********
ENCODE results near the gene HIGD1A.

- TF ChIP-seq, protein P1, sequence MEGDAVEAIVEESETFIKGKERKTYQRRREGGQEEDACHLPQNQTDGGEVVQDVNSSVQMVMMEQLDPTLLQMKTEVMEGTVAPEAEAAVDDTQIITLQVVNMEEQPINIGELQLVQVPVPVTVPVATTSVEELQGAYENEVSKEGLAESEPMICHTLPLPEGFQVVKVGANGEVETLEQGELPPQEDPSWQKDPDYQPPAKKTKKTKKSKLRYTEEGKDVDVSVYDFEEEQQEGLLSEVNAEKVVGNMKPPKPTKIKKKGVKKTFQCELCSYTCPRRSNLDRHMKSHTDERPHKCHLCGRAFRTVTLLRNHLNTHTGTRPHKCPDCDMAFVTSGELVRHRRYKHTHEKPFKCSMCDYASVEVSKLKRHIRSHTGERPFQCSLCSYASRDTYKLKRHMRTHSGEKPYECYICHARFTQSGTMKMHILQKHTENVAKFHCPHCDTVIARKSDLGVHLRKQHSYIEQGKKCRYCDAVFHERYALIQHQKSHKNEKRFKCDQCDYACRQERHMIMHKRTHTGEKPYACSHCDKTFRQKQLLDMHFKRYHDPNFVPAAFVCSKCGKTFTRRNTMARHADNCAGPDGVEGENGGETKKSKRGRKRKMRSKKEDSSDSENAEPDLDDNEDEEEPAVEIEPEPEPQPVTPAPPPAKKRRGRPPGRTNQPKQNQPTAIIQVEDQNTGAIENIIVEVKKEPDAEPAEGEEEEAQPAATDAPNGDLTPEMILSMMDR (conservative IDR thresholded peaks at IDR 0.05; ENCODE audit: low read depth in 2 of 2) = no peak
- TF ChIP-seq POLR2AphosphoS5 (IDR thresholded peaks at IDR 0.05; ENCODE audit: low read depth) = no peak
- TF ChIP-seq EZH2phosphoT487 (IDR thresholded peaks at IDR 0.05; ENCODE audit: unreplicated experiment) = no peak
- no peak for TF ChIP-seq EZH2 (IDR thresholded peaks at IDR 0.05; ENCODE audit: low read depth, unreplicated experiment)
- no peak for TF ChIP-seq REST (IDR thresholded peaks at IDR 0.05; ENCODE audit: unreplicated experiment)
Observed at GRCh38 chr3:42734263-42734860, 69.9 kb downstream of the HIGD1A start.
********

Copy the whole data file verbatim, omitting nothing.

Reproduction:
ENCODE results near the gene HIGD1A.

- TF ChIP-seq, protein P1, sequence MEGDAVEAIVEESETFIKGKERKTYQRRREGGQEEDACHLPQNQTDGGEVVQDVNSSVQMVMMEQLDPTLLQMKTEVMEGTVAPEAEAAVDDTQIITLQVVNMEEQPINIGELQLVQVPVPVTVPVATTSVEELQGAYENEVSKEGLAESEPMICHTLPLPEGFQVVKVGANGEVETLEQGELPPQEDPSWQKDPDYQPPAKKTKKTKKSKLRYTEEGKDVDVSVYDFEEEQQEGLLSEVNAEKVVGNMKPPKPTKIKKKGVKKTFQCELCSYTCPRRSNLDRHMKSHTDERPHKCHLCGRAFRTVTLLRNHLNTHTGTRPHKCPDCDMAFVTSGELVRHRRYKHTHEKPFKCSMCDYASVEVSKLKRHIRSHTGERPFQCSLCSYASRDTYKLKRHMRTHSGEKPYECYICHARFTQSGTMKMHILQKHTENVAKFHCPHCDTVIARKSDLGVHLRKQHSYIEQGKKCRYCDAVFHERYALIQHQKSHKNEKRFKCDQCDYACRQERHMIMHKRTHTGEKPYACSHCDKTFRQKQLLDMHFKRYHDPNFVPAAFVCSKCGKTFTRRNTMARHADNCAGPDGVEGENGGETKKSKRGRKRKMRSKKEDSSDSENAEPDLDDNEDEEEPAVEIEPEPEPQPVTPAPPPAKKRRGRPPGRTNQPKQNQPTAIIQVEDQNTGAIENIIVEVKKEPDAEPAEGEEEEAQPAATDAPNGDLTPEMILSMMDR (conservative IDR thresholded peaks at IDR 0.05; ENCODE audit: low read depth in 2 of 2) = no peak
- TF ChIP-seq POLR2AphosphoS5 (IDR thresholded peaks at IDR 0.05; ENCODE audit: low read depth) = no peak
- TF ChIP-seq EZH2phosphoT487 (IDR thresholded peaks at IDR 0.05; ENCODE audit: unreplicated experiment) = no peak
- no peak for TF ChIP-seq EZH2 (IDR thresholded peaks at IDR 0.05; ENCODE audit: low read depth, unreplicated experiment)
- no peak for TF ChIP-seq REST (IDR thresholded peaks at IDR 0.05; ENCODE audit: unreplicated experiment)
Observed at GRCh38 chr3:42734263-42734860, 69.9 kb downstream of the HIGD1A start.